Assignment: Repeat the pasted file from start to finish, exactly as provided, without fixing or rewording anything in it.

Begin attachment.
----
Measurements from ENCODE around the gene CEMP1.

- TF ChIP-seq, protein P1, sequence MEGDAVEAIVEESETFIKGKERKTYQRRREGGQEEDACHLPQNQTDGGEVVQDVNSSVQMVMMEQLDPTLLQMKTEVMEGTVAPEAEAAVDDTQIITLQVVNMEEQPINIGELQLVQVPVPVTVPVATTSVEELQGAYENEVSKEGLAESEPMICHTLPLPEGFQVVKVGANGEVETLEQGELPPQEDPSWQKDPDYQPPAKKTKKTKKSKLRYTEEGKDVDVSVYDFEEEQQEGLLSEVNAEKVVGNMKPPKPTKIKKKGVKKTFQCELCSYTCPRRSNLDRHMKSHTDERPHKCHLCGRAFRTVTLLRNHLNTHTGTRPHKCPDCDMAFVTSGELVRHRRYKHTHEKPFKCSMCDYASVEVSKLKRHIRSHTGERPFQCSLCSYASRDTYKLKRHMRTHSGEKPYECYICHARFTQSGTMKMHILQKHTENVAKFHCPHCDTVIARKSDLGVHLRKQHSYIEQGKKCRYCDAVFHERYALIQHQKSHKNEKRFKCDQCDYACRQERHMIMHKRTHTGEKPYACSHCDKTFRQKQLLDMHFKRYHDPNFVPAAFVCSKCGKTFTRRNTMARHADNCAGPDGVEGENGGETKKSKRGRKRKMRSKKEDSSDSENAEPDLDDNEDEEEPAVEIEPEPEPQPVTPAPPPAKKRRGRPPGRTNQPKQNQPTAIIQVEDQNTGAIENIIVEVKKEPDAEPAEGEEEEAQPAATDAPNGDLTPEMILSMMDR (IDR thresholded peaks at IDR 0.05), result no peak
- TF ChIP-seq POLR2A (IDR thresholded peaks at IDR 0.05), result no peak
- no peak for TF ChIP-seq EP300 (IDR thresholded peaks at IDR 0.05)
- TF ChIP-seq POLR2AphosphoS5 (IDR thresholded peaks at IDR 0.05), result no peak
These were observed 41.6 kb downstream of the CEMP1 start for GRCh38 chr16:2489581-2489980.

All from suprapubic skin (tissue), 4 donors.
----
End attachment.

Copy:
Measurements from ENCODE around the gene CEMP1.

- TF ChIP-seq, protein P1, sequence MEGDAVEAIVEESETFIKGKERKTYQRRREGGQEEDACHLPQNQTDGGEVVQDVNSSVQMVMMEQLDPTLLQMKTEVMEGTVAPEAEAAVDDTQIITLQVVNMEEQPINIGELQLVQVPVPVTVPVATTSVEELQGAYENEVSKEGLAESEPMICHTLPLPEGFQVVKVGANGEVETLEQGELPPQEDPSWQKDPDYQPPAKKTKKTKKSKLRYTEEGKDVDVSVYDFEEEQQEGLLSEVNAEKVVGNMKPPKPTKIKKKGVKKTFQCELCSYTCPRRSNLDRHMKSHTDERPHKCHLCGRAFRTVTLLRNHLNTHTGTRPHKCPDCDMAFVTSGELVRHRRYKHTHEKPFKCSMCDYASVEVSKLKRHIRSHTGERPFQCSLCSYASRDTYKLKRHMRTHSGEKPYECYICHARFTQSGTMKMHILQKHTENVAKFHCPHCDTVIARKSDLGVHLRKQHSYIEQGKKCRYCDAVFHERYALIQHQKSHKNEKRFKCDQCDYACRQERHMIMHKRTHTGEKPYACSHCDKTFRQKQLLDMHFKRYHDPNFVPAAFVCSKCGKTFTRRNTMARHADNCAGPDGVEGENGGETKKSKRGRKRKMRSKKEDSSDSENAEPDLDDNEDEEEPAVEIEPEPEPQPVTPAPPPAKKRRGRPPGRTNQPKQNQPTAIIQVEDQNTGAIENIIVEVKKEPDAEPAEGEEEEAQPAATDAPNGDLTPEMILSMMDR (IDR thresholded peaks at IDR 0.05), result no peak
- TF ChIP-seq POLR2A (IDR thresholded peaks at IDR 0.05), result no peak
- no peak for TF ChIP-seq EP300 (IDR thresholded peaks at IDR 0.05)
- TF ChIP-seq POLR2AphosphoS5 (IDR thresholded peaks at IDR 0.05), result no peak
These were observed 41.6 kb downstream of the CEMP1 start for GRCh38 chr16:2489581-2489980.

All from suprapubic skin (tissue), 4 donors.